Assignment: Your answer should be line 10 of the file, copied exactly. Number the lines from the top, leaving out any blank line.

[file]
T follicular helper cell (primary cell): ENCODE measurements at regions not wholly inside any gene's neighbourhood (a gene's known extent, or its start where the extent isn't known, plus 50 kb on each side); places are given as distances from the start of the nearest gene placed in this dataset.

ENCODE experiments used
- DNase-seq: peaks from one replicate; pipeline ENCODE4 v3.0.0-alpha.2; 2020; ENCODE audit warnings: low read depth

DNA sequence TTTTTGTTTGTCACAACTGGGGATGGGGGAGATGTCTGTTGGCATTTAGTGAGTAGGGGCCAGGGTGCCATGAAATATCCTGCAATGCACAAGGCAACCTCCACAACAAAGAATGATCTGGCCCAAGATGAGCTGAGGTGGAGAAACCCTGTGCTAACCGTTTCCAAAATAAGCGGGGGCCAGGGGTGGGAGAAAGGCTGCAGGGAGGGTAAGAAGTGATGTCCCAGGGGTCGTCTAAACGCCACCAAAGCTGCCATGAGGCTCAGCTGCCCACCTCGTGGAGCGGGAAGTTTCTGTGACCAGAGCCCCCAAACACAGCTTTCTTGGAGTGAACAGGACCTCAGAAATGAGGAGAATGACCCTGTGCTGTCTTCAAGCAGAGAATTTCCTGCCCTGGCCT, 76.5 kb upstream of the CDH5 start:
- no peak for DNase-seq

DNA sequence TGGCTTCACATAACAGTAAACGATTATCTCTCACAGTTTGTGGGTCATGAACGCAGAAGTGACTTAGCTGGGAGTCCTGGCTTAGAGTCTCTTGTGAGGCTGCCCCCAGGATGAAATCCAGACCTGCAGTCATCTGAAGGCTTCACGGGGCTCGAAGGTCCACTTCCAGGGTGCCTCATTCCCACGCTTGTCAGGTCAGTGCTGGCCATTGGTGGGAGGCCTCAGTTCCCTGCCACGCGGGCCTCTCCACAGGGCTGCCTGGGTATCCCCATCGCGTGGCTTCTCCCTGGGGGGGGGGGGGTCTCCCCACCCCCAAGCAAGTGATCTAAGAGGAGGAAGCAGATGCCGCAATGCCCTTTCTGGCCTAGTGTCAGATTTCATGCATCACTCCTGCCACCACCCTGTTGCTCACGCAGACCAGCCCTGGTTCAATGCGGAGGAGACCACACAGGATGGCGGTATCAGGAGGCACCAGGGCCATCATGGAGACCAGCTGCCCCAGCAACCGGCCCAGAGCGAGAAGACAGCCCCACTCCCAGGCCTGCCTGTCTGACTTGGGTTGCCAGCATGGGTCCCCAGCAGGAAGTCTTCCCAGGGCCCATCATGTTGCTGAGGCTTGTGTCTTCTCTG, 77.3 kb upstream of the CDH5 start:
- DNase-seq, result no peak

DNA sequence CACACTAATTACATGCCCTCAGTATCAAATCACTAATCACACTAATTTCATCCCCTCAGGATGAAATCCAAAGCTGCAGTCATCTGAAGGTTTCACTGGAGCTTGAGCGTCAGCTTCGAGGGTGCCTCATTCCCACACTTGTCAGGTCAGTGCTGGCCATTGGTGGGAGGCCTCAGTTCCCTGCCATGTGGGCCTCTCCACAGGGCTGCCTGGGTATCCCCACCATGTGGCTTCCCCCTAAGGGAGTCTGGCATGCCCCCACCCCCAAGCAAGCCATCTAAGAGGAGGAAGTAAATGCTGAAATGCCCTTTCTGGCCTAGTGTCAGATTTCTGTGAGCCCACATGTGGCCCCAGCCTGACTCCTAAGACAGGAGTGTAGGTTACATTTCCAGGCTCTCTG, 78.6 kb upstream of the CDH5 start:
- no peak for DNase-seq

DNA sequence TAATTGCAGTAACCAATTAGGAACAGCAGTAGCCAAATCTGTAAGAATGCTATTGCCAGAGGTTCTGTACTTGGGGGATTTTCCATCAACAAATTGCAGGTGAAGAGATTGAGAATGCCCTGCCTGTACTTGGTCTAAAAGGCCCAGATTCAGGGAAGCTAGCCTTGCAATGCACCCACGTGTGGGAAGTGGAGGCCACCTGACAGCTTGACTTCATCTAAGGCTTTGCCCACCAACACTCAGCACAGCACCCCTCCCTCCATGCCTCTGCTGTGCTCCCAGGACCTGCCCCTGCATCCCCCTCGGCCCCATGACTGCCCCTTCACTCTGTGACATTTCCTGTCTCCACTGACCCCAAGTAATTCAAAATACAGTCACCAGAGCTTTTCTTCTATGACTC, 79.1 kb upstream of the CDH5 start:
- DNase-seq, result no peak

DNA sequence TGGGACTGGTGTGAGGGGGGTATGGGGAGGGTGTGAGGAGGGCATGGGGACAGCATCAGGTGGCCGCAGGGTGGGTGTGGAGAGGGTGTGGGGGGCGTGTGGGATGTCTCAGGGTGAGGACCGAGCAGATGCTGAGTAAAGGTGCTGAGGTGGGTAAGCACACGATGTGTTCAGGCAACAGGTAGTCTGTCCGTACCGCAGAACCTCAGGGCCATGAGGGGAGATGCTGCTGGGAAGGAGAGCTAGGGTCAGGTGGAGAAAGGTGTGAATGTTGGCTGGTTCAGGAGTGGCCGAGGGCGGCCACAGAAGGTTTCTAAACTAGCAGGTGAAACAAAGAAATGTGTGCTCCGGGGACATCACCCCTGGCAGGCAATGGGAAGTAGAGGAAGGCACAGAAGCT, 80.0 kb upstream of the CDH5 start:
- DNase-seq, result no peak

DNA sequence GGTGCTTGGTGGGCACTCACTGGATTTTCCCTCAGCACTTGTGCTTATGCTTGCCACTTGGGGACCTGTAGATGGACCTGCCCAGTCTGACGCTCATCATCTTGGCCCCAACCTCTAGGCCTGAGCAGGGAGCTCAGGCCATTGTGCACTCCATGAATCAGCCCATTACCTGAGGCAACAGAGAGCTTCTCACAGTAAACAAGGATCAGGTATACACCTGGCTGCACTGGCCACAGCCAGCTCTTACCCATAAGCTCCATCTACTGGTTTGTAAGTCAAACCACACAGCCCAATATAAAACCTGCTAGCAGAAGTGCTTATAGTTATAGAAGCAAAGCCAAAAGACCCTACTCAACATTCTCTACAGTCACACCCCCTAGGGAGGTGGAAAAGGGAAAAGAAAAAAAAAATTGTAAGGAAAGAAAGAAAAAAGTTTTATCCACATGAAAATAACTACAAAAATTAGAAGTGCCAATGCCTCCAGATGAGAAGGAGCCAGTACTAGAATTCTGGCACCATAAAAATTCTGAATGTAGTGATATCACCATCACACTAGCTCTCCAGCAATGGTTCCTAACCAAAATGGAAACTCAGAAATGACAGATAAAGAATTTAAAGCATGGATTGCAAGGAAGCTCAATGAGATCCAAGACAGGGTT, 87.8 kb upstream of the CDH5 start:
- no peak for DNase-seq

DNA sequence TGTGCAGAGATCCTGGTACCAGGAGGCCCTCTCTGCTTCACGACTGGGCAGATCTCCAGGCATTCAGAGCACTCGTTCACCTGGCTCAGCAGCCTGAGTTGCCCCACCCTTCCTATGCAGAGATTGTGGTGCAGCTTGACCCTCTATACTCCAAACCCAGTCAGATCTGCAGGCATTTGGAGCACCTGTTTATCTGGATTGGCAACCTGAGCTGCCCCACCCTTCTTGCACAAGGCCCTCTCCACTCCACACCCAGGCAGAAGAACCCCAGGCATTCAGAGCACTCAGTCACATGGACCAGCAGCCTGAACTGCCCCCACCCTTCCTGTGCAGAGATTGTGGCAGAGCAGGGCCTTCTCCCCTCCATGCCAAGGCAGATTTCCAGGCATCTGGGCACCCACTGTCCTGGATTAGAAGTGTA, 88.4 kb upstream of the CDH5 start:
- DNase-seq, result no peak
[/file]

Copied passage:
DNA sequence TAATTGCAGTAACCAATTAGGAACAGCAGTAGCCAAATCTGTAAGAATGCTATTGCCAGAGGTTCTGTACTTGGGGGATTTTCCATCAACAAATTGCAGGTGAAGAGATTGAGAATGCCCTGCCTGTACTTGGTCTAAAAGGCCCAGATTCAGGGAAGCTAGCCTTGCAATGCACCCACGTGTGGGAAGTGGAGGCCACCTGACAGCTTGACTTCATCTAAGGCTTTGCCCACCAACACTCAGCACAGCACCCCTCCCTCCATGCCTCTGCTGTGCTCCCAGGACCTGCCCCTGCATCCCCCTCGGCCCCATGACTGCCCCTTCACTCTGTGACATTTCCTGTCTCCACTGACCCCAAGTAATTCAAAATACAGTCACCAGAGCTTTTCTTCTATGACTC, 79.1 kb upstream of the CDH5 start: